PMCID: PMC3739428  PMID: 22593173
11.  Jewish Physicians' Beliefs and Practices Regarding Religion/Spirituality in the Clinical Encounter 
Journal of religion and health  2011;50(4):806-817.
We used data from a 2003 survey of US physicians to examine differences between Jewish and other religiously affiliated physicians on 4-D of physicians' beliefs and practices regarding religion and spirituality (R/S) in the clinical encounter. On each dimension, Jewish physicians ascribed less importance to the effect of R/S on health and a lesser role for physicians in addressing R/S issues. These effects were partially mediated by lower levels of religiosity among Jewish physicians and by differences in demographic and practice-level characteristics. The study provides a salient example of how religious affiliation can be an important independent predictor of physicians' clinically-relevant beliefs and practices.
PMCID: PMC3632252  PMID: 21706257
Religion; Spirituality; Judaism; Physician; Clinical encounter
12.  Anxiety of Alzheimer’s disease patients before and after a standardized on-road driving test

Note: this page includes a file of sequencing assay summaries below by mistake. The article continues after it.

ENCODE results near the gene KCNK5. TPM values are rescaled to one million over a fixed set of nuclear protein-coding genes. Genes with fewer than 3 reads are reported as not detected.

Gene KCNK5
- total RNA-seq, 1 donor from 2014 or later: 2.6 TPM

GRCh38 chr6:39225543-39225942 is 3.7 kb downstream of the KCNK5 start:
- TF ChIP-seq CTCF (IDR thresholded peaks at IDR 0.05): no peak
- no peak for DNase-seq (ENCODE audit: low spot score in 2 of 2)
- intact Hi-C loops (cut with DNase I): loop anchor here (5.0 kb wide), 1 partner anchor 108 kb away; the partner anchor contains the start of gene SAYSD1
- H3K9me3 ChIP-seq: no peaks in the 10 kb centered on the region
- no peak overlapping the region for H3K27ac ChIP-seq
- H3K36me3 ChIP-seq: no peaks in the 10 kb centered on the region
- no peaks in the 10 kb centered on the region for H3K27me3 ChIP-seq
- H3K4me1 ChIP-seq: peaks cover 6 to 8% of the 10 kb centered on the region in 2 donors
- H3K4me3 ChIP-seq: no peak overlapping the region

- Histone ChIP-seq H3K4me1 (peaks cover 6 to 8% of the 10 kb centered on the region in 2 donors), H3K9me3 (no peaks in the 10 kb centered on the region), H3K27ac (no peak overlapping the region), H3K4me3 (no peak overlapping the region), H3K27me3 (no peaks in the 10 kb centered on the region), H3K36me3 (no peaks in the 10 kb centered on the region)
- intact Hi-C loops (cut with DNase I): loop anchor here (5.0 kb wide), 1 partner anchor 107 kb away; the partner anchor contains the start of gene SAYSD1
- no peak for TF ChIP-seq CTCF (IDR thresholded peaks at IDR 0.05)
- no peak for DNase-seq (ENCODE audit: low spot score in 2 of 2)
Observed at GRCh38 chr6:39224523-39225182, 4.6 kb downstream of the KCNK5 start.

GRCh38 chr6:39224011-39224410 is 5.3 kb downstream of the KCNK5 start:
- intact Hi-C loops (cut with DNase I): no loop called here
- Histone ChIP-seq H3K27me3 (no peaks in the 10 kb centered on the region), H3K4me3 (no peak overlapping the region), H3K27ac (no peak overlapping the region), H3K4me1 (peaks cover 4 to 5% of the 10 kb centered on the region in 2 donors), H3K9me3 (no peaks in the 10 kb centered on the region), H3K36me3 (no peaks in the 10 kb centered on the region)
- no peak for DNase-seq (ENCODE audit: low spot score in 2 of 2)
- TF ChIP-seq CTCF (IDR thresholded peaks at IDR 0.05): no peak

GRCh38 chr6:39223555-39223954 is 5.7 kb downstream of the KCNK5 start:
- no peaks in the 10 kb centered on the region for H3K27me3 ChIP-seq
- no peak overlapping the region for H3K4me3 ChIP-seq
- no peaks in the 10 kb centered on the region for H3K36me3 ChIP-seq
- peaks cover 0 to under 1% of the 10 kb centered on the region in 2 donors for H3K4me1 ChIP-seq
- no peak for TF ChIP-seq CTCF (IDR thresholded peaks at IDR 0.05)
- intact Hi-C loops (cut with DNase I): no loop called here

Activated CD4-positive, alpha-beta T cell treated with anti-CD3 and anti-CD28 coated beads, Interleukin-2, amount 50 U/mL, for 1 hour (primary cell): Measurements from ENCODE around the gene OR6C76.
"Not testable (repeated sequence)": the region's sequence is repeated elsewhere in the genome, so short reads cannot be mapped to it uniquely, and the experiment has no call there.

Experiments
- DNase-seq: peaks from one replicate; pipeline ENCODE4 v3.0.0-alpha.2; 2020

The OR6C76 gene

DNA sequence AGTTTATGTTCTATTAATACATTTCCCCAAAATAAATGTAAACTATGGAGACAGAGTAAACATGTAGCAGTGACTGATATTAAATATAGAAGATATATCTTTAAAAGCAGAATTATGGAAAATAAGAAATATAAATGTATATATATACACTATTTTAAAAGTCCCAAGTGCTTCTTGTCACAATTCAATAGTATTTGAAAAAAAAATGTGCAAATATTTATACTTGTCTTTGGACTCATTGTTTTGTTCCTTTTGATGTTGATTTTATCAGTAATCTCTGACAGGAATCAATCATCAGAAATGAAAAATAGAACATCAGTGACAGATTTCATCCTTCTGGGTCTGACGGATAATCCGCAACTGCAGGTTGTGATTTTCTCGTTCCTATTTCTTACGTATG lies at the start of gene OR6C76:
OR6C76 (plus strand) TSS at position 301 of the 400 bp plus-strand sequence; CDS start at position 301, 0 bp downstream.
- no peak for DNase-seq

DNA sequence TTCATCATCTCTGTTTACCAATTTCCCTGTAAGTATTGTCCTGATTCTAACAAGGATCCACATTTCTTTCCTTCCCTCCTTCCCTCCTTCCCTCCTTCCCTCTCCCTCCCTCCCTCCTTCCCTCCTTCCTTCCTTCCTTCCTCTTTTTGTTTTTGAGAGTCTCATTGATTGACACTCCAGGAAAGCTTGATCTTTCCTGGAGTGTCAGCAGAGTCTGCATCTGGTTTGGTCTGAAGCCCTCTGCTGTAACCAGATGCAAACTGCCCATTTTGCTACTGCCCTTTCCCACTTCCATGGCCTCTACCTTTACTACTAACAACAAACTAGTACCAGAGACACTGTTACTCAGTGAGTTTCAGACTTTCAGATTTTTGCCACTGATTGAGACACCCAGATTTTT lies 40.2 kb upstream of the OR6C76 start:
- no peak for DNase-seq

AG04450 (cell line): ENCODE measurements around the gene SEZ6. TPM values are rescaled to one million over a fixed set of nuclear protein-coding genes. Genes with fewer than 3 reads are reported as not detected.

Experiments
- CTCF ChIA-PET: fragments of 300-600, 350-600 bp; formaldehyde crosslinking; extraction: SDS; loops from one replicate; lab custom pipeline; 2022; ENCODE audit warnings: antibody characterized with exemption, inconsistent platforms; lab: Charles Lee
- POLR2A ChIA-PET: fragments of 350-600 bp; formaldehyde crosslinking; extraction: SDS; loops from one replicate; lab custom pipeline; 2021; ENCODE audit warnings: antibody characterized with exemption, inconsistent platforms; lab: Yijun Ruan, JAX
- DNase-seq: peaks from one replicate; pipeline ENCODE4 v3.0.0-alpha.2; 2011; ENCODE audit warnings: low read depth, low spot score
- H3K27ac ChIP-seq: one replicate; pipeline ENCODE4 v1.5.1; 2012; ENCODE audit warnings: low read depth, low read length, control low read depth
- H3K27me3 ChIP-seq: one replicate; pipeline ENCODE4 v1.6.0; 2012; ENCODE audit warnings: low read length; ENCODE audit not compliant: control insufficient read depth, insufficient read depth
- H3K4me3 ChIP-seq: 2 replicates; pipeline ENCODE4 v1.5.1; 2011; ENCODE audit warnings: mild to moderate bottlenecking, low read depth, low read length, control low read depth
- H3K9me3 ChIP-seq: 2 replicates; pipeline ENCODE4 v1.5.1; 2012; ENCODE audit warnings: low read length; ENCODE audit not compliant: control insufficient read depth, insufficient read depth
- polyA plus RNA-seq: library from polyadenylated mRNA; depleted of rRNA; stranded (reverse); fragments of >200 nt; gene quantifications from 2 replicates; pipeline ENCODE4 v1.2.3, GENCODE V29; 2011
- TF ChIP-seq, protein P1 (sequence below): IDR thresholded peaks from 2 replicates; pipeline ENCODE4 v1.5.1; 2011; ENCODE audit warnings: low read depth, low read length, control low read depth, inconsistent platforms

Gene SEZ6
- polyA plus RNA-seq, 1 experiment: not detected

A large number of licensed elderly drivers are demented or are likely to become demented. On-road driving tests, a method often used to assess driver competency, are likely anxiety-provoking for elderly individuals. This article examines the relationship between anxiety and driving performance in a mildly demented and elderly control (EC) sample.
Anxiety ratings of fear and tension, as assessed by visual analog scales, of 84 patients clinically diagnosed with mild Alzheimer’s disease (AD) (68 safe/marginal and 16 unsafe drivers) were compared with those of 44 age- and education-equated safe/marginal EC participants, both before and after a standardized on-road driving test.
Analyses revealed significant positive correlations between AD patients’ pre–road test and post–road test tension and post–road test fear ratings and total road test score. Subsequent analyses of variance showed no significant pre–road test differences in fear ratings between the three groups but significantly higher levels of tension among the unsafe AD participants. After adjusting for baseline group differences, unsafe AD drivers experienced stable or higher anxiety levels after road test, whereas both the EC and safe/marginal AD drivers endorsed a significant reduction in anxiety.
Unlike their safe EC and safe AD driver counterparts, unsafe AD patients reported continued elevated levels of fear and tension after the road test. Given these findings, we suggest that the most appropriate time for driving instructors to counsel patients regarding their driving skills might be directly after the road test.
PMCID: PMC3598633  PMID: 19595915
Alzheimer’s disease; Driving; Road test; Anxiety; Visual analog mood scales
13.  Hypotheses on the evolution of hyaluronan: A highly ironic acid 
Glycobiology  2013;23(4):398-411.